The Hire Sense

Don’t Write Ads Like This

I’m browsing through job postings in a specific sales category and I read this sentence in a fairly high-level position:

The tols are here for you to make a diference in our busines and your carer.

The modern day tools available to writers for proofing your text are abundant.  The entire ad has a similar “minimalist” use of double letters.  It is rather odd, isn’t it?

2 Habits That Undermine Salespeople

Supposition – something that is supposed; assumption; hypothesis

Think of supposition, in sales parlance, as being synonymous with stereotyping.  This is a dangerous approach to sale in that once you start making assumptions, you start derailing your qualifying skills.  In most prospect situations, once you stop truly qualifying you are headed towards prospects that are welded on your forecast 90 days out.  Eternally.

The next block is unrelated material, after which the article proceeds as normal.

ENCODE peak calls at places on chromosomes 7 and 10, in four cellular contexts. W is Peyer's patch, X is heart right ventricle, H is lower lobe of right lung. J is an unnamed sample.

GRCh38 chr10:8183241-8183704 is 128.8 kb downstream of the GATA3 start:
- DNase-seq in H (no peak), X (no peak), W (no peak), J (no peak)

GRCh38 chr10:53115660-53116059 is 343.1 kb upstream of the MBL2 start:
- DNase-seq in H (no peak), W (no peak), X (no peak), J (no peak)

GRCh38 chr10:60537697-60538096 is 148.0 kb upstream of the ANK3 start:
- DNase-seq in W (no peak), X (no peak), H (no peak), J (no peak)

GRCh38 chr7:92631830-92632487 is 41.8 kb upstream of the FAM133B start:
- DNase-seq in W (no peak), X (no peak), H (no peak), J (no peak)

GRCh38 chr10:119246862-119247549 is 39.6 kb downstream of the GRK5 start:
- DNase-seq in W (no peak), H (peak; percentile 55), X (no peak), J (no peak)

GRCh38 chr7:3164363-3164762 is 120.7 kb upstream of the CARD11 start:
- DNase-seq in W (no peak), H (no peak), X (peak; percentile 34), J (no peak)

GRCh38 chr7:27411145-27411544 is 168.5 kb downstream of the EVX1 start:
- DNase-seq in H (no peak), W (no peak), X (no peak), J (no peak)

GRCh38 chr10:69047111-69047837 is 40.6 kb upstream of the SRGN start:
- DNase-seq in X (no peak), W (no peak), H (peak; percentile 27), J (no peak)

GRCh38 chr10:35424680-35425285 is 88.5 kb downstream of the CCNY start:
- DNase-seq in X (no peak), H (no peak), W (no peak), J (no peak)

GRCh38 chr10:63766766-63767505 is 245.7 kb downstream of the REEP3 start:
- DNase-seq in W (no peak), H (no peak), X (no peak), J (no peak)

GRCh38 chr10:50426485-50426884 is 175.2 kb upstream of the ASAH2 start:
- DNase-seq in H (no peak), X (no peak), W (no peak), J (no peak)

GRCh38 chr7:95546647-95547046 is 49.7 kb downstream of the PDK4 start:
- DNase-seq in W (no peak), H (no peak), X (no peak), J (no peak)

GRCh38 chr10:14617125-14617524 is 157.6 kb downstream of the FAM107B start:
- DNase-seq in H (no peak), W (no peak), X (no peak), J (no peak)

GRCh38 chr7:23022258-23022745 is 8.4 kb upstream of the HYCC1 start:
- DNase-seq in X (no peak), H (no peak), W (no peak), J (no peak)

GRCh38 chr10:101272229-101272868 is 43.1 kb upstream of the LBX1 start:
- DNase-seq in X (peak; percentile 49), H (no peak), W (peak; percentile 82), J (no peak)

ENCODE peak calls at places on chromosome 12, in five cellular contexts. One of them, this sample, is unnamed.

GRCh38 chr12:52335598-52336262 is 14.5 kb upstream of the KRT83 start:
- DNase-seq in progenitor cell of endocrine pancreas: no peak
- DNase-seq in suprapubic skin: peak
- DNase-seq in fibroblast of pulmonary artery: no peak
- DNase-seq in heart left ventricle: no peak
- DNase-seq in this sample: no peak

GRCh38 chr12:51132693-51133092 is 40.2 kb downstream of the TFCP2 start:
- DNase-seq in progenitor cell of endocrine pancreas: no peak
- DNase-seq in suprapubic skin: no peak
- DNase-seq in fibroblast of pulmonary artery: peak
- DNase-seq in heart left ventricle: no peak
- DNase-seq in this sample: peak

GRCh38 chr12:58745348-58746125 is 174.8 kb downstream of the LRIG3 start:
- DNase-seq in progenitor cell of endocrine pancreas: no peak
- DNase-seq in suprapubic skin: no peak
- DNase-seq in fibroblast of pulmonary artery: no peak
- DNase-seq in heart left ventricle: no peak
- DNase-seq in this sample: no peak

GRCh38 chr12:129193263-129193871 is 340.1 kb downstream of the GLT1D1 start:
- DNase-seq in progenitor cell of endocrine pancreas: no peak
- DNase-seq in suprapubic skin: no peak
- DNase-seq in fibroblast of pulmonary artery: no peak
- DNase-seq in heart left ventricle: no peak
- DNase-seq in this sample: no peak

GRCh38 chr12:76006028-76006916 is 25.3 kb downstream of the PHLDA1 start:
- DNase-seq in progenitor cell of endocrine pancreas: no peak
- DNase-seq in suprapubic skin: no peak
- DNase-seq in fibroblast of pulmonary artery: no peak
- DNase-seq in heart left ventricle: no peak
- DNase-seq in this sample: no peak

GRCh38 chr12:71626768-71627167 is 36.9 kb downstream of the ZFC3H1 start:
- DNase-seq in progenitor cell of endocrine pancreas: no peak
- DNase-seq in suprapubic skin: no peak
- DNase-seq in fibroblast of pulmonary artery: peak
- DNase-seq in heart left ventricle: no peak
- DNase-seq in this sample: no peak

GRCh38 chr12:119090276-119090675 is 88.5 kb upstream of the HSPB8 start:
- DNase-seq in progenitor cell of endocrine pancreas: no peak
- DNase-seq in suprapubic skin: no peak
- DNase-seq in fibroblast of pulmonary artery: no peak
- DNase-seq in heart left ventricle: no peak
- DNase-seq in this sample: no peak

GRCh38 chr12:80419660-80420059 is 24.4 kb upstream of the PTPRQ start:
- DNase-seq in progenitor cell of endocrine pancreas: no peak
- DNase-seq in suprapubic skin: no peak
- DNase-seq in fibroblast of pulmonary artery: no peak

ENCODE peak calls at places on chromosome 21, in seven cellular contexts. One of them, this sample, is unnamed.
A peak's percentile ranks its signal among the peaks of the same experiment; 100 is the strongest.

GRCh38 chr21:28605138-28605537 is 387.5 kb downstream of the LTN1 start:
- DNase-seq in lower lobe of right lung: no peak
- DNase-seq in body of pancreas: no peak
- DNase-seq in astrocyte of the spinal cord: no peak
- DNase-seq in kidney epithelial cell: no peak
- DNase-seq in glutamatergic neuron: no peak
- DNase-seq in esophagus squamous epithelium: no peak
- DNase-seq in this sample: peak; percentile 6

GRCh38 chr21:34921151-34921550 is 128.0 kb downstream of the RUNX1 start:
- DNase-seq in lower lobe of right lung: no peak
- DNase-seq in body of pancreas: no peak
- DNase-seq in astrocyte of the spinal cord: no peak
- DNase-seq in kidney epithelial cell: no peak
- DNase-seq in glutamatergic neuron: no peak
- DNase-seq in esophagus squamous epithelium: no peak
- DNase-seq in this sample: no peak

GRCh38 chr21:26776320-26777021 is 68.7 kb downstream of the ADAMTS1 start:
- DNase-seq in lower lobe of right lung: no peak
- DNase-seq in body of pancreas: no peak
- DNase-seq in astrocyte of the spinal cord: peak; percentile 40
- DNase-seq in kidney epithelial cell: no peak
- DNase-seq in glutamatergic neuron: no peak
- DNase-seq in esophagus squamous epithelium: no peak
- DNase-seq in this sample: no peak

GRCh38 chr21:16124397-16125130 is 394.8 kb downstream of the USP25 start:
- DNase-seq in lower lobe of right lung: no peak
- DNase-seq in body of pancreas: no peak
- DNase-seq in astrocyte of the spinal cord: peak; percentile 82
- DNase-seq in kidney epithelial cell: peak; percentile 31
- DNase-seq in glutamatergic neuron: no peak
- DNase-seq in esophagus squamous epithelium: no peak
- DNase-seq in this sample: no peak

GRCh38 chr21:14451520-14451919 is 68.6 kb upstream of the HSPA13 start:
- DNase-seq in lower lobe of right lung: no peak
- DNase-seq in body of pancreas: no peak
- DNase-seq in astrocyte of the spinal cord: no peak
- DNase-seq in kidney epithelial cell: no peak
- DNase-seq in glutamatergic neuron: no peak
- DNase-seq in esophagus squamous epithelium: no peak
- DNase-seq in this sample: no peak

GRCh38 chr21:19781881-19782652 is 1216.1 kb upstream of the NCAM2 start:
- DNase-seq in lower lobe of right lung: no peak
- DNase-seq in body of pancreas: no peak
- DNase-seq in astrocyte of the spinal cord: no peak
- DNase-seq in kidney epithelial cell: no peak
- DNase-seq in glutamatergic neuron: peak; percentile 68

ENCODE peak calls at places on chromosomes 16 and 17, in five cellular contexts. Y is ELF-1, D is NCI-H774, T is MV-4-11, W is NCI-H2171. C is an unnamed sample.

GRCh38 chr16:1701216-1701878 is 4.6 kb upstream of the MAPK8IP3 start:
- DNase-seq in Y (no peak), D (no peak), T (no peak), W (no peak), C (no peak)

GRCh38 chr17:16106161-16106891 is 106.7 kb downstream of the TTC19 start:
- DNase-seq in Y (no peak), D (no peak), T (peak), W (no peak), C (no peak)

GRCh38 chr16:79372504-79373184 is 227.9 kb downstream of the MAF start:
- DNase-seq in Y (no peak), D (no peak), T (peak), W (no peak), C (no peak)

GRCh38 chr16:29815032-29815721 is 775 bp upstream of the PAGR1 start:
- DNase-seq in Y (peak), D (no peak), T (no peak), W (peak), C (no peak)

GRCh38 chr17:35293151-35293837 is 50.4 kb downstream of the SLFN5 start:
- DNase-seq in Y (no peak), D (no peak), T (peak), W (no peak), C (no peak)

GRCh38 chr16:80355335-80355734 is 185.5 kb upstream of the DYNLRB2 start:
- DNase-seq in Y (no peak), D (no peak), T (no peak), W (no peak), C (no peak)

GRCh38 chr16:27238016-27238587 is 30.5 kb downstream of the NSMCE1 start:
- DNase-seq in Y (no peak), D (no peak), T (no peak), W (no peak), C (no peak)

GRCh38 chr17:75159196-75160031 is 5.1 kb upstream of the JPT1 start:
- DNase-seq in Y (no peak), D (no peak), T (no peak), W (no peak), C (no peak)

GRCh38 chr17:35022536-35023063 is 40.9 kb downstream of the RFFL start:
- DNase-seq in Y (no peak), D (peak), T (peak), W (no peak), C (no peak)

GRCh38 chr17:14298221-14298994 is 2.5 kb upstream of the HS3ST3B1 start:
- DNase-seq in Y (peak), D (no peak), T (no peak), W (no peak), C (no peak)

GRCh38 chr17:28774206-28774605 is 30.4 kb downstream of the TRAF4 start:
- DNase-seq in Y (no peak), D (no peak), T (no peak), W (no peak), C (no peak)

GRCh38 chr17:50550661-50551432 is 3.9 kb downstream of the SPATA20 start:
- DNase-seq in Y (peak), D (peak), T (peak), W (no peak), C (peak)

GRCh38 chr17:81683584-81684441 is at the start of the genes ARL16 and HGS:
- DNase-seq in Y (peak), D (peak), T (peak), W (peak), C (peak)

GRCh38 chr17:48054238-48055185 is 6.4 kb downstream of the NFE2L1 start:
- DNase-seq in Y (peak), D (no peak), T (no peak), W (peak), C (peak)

Proposition – the act of offering or suggesting something to be considered, accepted, adopted, or done

I suspect you are thinking of value proposition which makes sense.  I read an interesting post that turned that term upside down.  The author suggested selling to the customer’s value expectations rather than your value proposition.  I agree.  They went on to postulate that this approach leads to listening rather than proposing.

Supposition, in partner with proposition, leads to sloppy qualifying.  Salespeople with these two habits tend to assume what is needed by the prospect without asking the right questions.  This mental supposition then leads to them proposing what they feel is the best solution for the supposed problem.  Circular and twisted logic all in one fell swoop!